The Samuelson Slant: 2014 OT Prospects “Final Four”

March Madness is upon us and it seems like everything is connected to college basketball in one way or another these days. Of course there is nothing wrong with that, because if you’re like me you’ve watched every game that you can and love college basketball. I only mention it because being caught up in March Madness has definitely affected this positional case study.

I’m going to conduct a 2014 OT Prospects “Final Four” this week, as you might have guessed from the title. This “Final Four” will consist of three No. 1 seeds and a No. 3 seed, i.e. three tackles expected to be taken in the first round of the 2014 NFL Draft and one expected to go off the board in the second.

The No. 1 overall seed in my 2014 OT Prospects “Final Four” is Greg Robinson. If he is still on the board at pick 9 the Bills have to pick him. The problem is he had such a good combine. His 4.92 40-yard dash and 113-inch broad jump accentuated his already rising stock, which means he’ll like be off the board well before the Bills pick.

(Photo by Kevin C. Cox/Getty Images)
Greg Robinson is the overall one seed in the Offensive Tackle “Final Four.” (Photo by Kevin C. Cox/Getty Images)

However, with long arms, a bulking but athletically toned frame, good height and the fact that he excelled in the SEC, Robinson has to be talked about. He is exactly what the Bills need to add to their offensive line and adding him would secure the right tackle spot for the next decade. Look for Robinson to be a better version of Tyron Smith.

The second one seed, Jake Matthews, is obviously another lock to be in the “Final Four” of offensive tackles. He is my pick to win it all, because there’s a great chance he is still available at 9 and the argument could be made that he’s better than Robinson. After all, measurables and combine numbers don’t mean as much as film.

Matthews is a well-rounded elite talent at tackle and could realistically fill in at any position along the offensive line; that’s how good Matthews is as a lineman. However, the attribute that sets him apart is his pro-readiness. He can come into training camp and start from day one. Teams will not have to mold Matthews or fine tune his game whatsoever. An easy NFL comparison is his former teammate Luke Joeckel. Although Joeckel saw limited playing time, Matthews is just as good, if not better.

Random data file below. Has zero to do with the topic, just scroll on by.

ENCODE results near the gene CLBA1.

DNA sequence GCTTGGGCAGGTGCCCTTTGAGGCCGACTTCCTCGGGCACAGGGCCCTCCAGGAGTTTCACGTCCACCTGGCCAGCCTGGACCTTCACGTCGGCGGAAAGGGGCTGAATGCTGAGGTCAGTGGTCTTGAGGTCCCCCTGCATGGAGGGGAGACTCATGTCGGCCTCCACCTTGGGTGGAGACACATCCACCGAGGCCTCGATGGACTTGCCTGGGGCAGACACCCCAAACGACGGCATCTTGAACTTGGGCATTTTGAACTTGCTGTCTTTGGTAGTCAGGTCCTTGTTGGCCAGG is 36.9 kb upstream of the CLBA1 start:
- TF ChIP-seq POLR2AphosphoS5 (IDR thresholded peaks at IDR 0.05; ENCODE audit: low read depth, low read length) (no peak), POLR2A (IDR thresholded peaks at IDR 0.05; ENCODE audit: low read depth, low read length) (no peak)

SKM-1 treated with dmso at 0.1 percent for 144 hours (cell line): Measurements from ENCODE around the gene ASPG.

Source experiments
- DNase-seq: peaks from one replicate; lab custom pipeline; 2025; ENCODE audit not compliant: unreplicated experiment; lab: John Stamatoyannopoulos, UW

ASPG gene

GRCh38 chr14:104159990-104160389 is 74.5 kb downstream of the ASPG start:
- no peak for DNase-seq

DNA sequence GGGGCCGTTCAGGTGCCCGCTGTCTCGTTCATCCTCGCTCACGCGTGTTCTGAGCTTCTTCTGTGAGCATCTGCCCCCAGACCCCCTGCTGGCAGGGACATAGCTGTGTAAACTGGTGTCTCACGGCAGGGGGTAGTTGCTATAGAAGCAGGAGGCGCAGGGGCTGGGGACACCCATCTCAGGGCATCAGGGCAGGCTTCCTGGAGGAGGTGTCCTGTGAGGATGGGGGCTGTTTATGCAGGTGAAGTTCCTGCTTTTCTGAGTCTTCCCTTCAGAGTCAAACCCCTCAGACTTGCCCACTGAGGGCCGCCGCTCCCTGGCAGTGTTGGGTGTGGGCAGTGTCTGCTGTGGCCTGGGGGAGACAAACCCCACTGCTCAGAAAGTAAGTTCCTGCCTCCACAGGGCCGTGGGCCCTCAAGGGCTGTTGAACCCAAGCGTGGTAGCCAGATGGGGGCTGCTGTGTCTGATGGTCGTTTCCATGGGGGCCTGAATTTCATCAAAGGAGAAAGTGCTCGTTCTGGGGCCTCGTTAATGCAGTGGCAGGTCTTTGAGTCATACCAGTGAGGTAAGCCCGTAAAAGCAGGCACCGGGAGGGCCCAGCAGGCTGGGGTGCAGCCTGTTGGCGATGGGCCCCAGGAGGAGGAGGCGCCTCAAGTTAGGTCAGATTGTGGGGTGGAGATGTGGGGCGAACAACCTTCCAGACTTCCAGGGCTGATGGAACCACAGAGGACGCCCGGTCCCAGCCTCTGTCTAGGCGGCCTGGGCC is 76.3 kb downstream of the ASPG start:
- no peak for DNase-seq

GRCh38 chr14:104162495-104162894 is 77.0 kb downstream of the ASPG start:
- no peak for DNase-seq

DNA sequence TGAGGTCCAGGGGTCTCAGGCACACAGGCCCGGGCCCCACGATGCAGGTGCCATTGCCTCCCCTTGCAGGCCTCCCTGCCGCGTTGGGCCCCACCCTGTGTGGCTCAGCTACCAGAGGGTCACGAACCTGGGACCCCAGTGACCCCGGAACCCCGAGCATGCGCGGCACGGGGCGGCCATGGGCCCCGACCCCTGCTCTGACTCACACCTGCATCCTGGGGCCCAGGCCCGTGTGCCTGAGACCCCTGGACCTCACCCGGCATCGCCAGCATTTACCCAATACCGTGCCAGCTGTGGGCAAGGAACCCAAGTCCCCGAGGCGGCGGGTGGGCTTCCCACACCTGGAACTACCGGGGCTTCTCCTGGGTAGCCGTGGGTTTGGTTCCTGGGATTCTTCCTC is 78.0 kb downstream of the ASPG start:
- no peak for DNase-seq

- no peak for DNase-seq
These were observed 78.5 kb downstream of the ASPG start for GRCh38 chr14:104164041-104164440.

Coming in as the third No. 1 seed is Taylor Lewan. He is a step down from the first two one seeds, but not a very big one. At 6’7’’ he is the tallest of the offensive tackle one seeds and at 4.87 seconds, he ran the fastest 40 of any OT at the combine. At times he doesn’t explode into blocks the way he should and this leaves him susceptible to bull rushes.

Lewan could definitely play right tackle, but he is probably best suited for left tackle. Although anymore, teams are using two pass rushers so the old notion that left tackles are your pass blocking tackles and right tackles are your run blocking anchors is going out the window.

In Lewan I see a skinnier, but slightly more athletic Jake Long. Lewan is less polished and I’m not saying he’ll be one of the three best offensive tackles in the league, but both hail from TSUN (That School Up North or Michigan for those of you who aren’t Ohio State fans). Lewan and Long have similar builds/skill-sets which makes for a pretty good comparison.

Finally, we have the Cinderella-story of the 2014 OT Prospects “Final Four” in Jack Mewhort, although Mewhort might have a hard time fitting into a glass slipper at 6’6’’ and 309 pounds. As a No. 3 seed, I think Mewhort will be available in the third round and will still greatly improve the Bills at offensive tackle. He made it to the “Final Four” over some notable No. 2 seeds like Cyrus Kouandjio and Antonio Richardson because of his impressive combine numbers and his work ethic. There are no question marks about Mewhort in terms of his passion for the game, desire to get better each day and willingness to be a vocal leader.

Mewhort played left tackle at Ohio State, but is likely a right tackle as a pro. He also has enough versatility to move in a spot and play either guard position. If the Bills take Mewhort in the third round, they will be getting a starting-caliber right tackle who likely never makes a Pro-Bowl, but who consistently does his job well and will be a great locker room guy. Mewhort has the potential to be a Matt Light type of player.

Who advances to the championship game? Well that all depends on who’s available when the Bills pick and if the team even decides to take a tackle in the first round. As I said last week, I’d love to see them go for a WR, but I certainly wouldn’t be upset with the far safer pick of offensive tackle, especially if it’s one of the tackles I have advancing to my 2014 OT Prospects “Final Four.”

About John Samuelson

+John Samuelson is not your typical Bills fan, raised in Generation Drought, he brings a realistically optimistic viewpoint to the #BillsMafia. Enjoy the "Samuelson Slant" - his personal spin on all things Buffalo Bills.